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http://dx.doi.org/10.1002/sctm.19-0101DOI Listing
http://www.ncbi.nlm.nih.gov/pmc/articles/PMC6954699PMC
January 2020

Melanocortin 1 Receptor-Targeted α-Particle Therapy for Metastatic Uveal Melanoma.

J Nucl Med 2019 08 7;60(8):1124-1133. Epub 2019 Feb 7.

Department of Cancer Physiology, H. Lee Moffitt Cancer Center and Research Institute, Tampa, Florida

New effective therapies are greatly needed for metastatic uveal melanoma, which has a very poor prognosis with a median survival of less than 1 y. The melanocortin 1 receptor (MC1R) is expressed in 94% of uveal melanoma metastases, and a MC1R-specific ligand (MC1RL) with high affinity and selectivity for MC1R was previously developed. The Ac-DOTA-MC1RL conjugate was synthesized in high radiochemical yield and purity and was tested in vitro for biostability and for MC1R-specific cytotoxicity in uveal melanoma cells, and the lanthanum-DOTA-MC1RL analog was tested for binding affinity. Non-tumor-bearing BALB/c mice were tested for maximum tolerated dose and biodistribution. Severe combined immunodeficient mice bearing uveal melanoma tumors or engineered MC1R-positive and -negative tumors were studied for biodistribution and efficacy. Radiation dosimetry was calculated using mouse biodistribution data and blood clearance kinetics from Sprague-Dawley rat data. High biostability, MC1R-specific cytotoxicity, and high binding affinity were observed. Limiting toxicities were not observed at even the highest administered activities. Pharmacokinetics and biodistribution studies revealed rapid blood clearance (<15 min), renal and hepatobillary excretion, MC1R-specific tumor uptake, and minimal retention in other normal tissues. Radiation dosimetry calculations determined pharmacokinetics parameters and absorbed α-emission dosages from Ac and its daughters. Efficacy studies demonstrated significantly prolonged survival and decreased metastasis burden after a single administration of Ac-DOTA-MC1RL in treated mice relative to controls. These results suggest significant potential for the clinical translation of Ac-DOTA-MC1RL as a novel therapy for metastatic uveal melanoma.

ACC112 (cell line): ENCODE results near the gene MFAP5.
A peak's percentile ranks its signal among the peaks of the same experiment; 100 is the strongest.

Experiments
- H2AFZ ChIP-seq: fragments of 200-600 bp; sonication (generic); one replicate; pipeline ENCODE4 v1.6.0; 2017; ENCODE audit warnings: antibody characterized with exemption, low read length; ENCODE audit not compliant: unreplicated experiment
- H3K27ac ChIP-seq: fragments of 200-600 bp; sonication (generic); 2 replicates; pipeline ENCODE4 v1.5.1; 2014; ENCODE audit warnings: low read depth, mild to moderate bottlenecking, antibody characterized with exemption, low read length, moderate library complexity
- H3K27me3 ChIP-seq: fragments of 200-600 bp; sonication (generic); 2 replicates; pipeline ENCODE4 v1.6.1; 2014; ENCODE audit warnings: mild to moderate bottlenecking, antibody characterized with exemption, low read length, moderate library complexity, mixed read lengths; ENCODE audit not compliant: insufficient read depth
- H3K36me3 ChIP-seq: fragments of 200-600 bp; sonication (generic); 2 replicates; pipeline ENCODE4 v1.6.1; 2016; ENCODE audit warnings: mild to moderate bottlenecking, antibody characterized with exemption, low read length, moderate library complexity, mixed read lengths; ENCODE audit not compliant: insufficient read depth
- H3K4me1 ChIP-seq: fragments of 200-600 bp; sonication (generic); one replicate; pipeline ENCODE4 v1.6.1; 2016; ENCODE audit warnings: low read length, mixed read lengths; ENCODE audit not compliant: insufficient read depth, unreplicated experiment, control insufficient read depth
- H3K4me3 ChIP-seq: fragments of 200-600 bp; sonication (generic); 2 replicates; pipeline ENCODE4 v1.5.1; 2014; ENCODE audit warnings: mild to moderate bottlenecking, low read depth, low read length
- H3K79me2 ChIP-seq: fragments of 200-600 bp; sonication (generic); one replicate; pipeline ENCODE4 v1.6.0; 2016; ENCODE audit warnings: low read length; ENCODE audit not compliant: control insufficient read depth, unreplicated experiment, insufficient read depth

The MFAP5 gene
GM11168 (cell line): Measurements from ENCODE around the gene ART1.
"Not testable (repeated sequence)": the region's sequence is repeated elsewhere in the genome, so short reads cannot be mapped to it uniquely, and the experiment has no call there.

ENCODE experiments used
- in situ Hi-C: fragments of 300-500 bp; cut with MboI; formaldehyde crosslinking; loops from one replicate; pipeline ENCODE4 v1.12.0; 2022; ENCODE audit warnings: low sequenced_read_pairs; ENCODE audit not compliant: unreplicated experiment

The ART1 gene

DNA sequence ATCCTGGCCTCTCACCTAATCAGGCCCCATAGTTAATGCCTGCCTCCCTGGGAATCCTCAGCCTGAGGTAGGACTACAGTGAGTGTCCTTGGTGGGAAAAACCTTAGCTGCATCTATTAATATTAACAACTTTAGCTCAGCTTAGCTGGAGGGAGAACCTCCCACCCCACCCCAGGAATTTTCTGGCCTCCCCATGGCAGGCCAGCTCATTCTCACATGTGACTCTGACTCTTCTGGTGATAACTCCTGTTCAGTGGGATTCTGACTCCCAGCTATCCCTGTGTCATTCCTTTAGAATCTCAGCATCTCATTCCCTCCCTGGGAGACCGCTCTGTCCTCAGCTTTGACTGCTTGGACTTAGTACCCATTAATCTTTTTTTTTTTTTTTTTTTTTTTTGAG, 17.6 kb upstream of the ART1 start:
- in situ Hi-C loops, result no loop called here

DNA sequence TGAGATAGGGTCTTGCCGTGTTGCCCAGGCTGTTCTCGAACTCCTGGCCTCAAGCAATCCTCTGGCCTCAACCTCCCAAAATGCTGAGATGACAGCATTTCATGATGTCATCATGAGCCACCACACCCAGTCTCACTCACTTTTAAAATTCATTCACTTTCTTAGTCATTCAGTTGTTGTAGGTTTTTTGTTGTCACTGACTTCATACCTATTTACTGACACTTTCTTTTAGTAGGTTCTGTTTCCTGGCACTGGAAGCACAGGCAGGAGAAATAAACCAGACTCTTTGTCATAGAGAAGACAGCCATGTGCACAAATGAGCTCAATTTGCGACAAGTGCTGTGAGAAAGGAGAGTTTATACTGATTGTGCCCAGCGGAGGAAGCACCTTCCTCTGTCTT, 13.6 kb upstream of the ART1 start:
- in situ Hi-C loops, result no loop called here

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http://dx.doi.org/10.2967/jnumed.118.217240DOI Listing
http://www.ncbi.nlm.nih.gov/pmc/articles/PMC6681690PMC
August 2019

Hybrid Donor-Acceptor Polymer Particles with Amplified Energy Transfer for Detection and On-Demand Treatment of Breast Cancer.